USE THE DIAGNOSIS SECTION
The following examples will help to illustrate how we model patient disease in the system. It is essential to capture the diagnosis history accurately as each entry can be linked to additional clinical data (treatment, lab reports, screening).
We use the following terms and definitions when discussing the concept of ‘diagnosis’ within ATiM.
Primary: the first place in the body cancer starts is called the primary site. This primary site is how the cancer is named no matter where cancer spreads. So a lung cancer that spreads to the liver is still called lung cancer, not liver cancer. Sometimes it’s not clear where cancer may have originated. In a small number of cancers, the cancer is found when it has spread to one or more sites, and doctors aren’t sure where it started. This type of cancer is called cancer of unknown primary, or CUP.
Recurrence: cancer recurrence is defined as the return of cancer after treatment and after some time during which cancer cannot be detected. A recurrence is locoregional. (The length of time is not clearly defined and can differ between disease sites.)
Progression: progression is when cancer spreads or gets worse and is different than a recurrence. With a progression, there was no period of time where the patient was declared in remission or cancer-free. A progression is locoregional.
Secondary: a distant tumour that forms as a result of spread (metastasis) of cancer from the place where it started (the primary site). Secondary cancer may occur after a period of cancer-free status (remission) for the patient. We call these types of cancers secondaries rather than a recurrence.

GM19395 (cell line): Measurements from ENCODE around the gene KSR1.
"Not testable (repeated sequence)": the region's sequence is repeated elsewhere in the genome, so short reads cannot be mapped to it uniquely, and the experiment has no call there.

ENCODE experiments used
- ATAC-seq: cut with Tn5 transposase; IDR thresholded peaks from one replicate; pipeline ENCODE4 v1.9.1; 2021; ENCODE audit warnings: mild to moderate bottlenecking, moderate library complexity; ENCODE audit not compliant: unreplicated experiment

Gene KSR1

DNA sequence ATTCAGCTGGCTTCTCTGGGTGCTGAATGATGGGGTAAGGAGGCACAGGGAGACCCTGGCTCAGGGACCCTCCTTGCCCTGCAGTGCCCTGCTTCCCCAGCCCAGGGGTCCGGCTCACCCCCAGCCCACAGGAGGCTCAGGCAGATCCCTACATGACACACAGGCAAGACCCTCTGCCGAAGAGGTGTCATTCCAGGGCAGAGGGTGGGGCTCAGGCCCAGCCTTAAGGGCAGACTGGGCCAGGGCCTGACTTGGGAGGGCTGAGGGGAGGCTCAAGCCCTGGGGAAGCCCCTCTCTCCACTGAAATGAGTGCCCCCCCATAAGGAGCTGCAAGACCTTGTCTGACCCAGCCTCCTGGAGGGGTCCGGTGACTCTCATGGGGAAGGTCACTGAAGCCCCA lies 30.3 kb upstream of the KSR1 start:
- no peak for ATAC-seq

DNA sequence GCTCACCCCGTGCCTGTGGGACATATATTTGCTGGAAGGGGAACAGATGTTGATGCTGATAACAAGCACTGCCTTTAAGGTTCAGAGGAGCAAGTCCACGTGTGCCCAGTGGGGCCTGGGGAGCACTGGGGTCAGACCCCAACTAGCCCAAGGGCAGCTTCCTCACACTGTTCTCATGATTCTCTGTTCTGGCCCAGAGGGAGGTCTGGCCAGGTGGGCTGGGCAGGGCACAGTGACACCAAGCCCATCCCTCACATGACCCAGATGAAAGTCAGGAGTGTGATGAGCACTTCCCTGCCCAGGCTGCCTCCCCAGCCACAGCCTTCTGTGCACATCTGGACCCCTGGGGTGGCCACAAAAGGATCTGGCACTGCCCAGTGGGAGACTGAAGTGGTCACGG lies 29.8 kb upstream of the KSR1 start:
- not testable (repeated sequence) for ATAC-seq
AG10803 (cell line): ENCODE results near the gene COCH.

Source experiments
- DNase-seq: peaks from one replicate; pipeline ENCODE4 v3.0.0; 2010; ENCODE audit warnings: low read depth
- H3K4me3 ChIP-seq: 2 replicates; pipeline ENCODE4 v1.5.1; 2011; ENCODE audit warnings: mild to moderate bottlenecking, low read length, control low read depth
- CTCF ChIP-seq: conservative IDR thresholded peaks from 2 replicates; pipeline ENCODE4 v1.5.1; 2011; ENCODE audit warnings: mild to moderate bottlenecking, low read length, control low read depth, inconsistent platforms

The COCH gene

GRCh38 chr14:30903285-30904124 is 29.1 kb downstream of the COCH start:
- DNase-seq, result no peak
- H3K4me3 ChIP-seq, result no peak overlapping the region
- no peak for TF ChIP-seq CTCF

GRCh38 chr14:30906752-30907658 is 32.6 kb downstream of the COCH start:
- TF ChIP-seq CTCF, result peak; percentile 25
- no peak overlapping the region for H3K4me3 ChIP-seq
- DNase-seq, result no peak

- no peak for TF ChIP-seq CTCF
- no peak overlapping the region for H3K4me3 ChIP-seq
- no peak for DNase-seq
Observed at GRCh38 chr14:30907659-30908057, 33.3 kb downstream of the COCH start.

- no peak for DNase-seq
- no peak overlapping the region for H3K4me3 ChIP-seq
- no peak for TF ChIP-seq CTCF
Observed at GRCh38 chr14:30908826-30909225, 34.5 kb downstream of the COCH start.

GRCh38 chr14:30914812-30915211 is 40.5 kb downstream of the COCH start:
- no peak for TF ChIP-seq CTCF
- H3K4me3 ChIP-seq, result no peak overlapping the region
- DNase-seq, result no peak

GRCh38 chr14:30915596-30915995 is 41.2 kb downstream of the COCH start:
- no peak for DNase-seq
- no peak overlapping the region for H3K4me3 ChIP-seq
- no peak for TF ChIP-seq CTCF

Remission: remission means that the signs and symptoms of cancer are reduced. Remission can be partial or complete. In a complete remission, all signs and symptoms of cancer have disappeared.
In May 1998, a patient is diagnosed with breast cancer and the disease is restricted to the breast and some auxiliary lymph nodes. She gets treatment and is well for two years. In August 2000 this patient complains of headaches and a CT scan shows she has brain metastatic disease. No tissue is collected for the bank.
A patient has surgery for colorectal cancer in December 2005, and tissue is collected for the Tumour Bank. In August 2008 this patient has a breast resection and tissue is collected for the Tumour Bank. This cancer is thought to be unrelated to the previous colorectal cancer.
A patient undergoes surgery for a metastatic ovarian tumour and tissue is collected for the Tumour Bank. The ovarian tumour is deemed to be a progression of breast cancer, which was previously diagnosed and documented in the patient’s chart.